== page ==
NDSU Extension - Mercer County


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Foxtails, Sunflower Rust, Emerging Spruce Disease

foxtails, weeds, sunflower rust, sunflower fields, spruce disease, needle cast

Submitted by Craig Askim, Extension Agent, Agriculture and Natural Resources


Green/yellow foxtails seem to be taking over the county this year. These weeds are not noxious but they can spread quickly so you don’t want them to go to seed.

Foxtail grasses are loaded with seeds now. In a lawn, mow these seed heads before they scatter seeds to the ground. In a garden, pull these shallow-rooted weeds. Green and yellow foxtails are annual grasses. The good news is these foxtail weeds in your yard today will die from frost. The bad news is every plant can produce up to 10,000 seeds before it dies.

You can prevent green and yellow foxtail seeds from emerging in a lawn by using pendimethalin. This herbicide is often mixed in springtime fertilizers to prevent crabgrass from emerging. Crabgrass and foxtails can be controlled with this application. Apply in April.

Foxtail barley is a short-lived perennial often found in recently disturbed sites such as new residential areas. It is shallow rooted and can be cultivated or pulled out. A spot spray of glyphosate (Roundup) is another option. A strategy to reduce foxtails is to develop a thicker lawn. Thick lawns will naturally fade out foxtail and other emerging weeds in the future. Thin lawns can be improved this fall by over-seeding (August 15 to September 15 is best) and fertilizing in late September.

Sunflower Rust

Producers are encouraged to scout for sunflower rust in sunflower fields. NDSU field scouts found sunflower fields in the R3 stage with rust in western North Dakota. Incidence was 66% and severity was 24%, well above the treatment threshold for this disease. Sam Markell, NDSU Plant Pathologist, said any infection with 1% or more severity should be treated.  More information on sunflower rust can be found in the NDSU Sunflower Production Guide.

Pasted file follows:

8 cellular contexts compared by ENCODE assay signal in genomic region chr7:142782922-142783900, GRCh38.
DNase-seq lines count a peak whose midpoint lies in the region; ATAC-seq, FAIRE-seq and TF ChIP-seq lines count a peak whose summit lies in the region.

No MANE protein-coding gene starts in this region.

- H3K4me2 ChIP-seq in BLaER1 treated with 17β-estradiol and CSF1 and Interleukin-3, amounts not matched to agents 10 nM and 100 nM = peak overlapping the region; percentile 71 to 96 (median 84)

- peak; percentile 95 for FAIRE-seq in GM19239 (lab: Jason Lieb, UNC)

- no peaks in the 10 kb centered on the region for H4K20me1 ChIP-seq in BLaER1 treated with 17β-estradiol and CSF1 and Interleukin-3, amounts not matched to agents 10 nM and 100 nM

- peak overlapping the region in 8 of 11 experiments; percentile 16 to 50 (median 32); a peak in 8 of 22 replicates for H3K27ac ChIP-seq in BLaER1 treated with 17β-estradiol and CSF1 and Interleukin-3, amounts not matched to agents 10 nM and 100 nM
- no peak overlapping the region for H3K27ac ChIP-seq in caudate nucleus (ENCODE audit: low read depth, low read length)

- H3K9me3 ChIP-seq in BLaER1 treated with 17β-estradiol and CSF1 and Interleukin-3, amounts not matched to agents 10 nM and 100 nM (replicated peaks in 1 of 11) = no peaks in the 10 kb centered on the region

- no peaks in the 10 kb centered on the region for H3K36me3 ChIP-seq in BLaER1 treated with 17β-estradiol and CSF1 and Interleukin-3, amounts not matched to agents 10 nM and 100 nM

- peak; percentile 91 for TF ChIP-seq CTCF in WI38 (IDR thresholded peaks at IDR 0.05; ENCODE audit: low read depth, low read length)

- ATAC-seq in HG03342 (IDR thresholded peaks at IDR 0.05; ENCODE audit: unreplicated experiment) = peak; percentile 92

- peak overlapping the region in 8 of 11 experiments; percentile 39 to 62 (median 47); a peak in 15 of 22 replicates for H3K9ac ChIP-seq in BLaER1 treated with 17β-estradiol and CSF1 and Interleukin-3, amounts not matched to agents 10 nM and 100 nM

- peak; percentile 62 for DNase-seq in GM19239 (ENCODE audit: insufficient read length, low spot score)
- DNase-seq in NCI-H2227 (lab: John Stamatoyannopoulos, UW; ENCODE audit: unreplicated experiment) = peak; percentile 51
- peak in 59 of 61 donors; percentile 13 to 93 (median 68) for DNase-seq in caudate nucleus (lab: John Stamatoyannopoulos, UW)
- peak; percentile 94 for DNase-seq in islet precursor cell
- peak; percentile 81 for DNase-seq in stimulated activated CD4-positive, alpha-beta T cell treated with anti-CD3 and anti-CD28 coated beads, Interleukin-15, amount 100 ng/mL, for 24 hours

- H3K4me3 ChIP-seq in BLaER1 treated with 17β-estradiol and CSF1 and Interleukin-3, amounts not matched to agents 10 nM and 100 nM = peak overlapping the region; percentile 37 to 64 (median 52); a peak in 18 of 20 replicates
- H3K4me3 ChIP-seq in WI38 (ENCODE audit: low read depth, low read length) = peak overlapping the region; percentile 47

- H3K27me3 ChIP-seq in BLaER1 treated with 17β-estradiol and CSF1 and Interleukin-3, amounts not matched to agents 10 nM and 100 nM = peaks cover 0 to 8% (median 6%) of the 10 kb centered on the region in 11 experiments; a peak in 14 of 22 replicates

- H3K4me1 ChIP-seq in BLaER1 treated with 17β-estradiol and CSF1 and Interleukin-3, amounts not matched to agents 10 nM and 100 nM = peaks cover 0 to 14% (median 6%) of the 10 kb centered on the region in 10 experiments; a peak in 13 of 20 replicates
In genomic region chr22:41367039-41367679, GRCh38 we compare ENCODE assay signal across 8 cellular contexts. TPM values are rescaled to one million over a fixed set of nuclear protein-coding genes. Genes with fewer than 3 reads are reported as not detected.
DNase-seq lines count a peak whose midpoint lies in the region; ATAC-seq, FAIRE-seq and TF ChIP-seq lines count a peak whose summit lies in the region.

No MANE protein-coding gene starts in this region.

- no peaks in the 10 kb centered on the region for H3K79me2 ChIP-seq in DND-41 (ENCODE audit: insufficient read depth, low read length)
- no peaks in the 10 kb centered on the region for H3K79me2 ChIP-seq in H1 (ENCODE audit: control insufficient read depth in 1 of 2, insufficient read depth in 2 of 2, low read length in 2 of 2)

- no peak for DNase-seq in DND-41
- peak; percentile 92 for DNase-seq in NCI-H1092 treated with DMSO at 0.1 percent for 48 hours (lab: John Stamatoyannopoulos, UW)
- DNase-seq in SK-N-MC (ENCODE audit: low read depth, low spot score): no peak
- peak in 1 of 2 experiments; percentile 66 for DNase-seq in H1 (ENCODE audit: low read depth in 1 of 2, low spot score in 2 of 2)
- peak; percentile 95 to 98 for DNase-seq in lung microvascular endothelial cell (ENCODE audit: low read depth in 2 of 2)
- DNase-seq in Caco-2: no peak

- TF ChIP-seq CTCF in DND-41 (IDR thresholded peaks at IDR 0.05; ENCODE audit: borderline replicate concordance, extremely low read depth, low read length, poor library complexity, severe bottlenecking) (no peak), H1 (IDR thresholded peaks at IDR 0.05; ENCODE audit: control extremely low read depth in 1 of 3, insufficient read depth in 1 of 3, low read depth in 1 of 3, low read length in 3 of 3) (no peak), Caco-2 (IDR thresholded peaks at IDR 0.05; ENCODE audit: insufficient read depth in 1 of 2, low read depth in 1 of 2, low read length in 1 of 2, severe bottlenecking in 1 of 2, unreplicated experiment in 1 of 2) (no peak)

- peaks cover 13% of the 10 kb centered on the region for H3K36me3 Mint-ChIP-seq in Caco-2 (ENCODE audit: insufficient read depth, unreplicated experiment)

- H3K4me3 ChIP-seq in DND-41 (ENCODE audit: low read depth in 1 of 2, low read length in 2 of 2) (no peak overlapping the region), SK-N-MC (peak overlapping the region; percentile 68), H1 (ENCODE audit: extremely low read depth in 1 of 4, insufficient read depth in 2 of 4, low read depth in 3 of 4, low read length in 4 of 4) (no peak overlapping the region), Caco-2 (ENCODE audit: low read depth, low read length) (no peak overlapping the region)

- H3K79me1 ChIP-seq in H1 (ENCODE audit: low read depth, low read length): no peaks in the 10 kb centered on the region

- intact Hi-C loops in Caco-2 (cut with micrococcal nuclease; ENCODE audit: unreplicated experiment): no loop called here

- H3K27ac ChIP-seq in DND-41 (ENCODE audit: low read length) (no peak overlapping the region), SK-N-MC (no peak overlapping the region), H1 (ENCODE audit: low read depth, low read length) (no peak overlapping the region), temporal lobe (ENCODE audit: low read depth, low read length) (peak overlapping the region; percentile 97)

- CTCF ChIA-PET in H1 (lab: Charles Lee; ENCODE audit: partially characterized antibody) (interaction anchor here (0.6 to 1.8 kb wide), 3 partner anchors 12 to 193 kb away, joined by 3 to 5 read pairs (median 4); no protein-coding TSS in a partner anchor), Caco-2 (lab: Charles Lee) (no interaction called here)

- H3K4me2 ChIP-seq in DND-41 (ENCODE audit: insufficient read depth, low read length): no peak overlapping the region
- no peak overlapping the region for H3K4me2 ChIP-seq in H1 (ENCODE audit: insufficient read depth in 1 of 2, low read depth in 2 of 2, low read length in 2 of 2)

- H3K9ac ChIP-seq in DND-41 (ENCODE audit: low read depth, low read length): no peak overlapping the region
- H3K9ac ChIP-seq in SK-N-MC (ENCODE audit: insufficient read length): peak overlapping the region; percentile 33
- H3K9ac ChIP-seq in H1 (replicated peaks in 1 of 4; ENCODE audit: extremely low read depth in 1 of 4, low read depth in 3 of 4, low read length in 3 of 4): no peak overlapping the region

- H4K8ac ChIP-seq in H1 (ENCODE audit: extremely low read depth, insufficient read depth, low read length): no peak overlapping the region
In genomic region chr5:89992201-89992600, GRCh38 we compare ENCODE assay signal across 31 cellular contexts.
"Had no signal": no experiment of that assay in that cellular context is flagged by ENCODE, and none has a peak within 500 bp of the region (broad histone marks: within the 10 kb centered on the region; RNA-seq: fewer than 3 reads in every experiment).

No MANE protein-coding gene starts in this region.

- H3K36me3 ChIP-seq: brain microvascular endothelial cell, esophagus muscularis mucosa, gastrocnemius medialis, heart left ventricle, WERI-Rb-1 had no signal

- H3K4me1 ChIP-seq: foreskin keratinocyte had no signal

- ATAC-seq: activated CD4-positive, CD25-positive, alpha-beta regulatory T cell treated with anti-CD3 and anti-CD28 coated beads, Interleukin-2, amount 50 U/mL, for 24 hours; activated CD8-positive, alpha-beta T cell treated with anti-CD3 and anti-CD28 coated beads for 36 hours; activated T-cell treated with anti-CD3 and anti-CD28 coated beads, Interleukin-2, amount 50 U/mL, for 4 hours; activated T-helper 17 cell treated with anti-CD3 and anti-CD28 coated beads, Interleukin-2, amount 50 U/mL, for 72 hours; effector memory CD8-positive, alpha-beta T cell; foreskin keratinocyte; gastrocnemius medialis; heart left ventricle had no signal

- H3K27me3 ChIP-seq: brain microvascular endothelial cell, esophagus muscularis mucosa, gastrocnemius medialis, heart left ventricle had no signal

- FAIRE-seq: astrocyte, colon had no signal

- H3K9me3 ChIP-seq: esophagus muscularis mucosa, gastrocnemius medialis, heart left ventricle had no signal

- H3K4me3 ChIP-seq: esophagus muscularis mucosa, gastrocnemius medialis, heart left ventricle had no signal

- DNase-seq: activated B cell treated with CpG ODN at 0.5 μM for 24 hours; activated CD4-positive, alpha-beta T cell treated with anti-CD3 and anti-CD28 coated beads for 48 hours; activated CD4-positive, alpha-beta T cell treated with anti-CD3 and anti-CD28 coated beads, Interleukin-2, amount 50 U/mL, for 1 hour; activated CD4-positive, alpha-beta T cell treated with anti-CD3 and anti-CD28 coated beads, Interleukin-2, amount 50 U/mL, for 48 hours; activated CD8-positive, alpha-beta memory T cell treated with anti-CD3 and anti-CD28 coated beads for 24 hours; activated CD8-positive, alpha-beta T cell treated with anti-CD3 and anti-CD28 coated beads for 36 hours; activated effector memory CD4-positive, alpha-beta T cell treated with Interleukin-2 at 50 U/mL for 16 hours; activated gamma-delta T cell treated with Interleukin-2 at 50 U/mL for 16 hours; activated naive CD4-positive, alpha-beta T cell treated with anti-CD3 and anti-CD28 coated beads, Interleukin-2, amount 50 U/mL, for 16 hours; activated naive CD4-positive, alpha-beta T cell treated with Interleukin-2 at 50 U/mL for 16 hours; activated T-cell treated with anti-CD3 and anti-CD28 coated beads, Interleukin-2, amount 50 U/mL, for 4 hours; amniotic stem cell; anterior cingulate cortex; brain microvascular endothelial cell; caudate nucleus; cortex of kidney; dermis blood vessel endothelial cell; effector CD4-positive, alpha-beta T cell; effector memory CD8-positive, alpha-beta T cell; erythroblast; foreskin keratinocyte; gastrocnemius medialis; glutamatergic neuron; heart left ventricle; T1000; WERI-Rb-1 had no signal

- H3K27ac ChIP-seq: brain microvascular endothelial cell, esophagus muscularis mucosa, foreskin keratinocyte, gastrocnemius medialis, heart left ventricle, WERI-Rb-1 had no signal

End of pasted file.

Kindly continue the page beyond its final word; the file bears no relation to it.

Emerging Spruce Disease

Stigmina needle cast is becoming more prevalent on spruce trees in North Dakota. It is deemed as an aggressive pathogen that may be very hard to manage. Colorado blue and Black Hills’ white spruces are both susceptible. Spruce needle diseases are commonplace, especially in plantings where trees are planted close to one another. Rhizosphaera needle cast is most common and can be controlled with two applications of chlorothaloni per year for two years. In contrast, Stigmina needle cast requires three or more applications for four to five years.

The best way to deal with these diseases is to avoid them. Black Hills’ white and Norway spruces are generally more resistant to needle diseases than Colorado blue spruce.  Avoid planting new spruces near old spruces showing disease. Reduce drought stress. Consider mulching around trees and irrigating during dry weather. Avoid sprinkling water on branches of spruce. You should space trees to allow for sunlight and air circulation within the planting and thin shelterbelts as they mature.  Do not shear spruce trees since this creates a dense growth of needles that is likely to stay humid longer. More information is available in the NDSU publication The Old and the New: Two Needle Diseases of Spruce in North Dakota – F1680.


Until Next Time!


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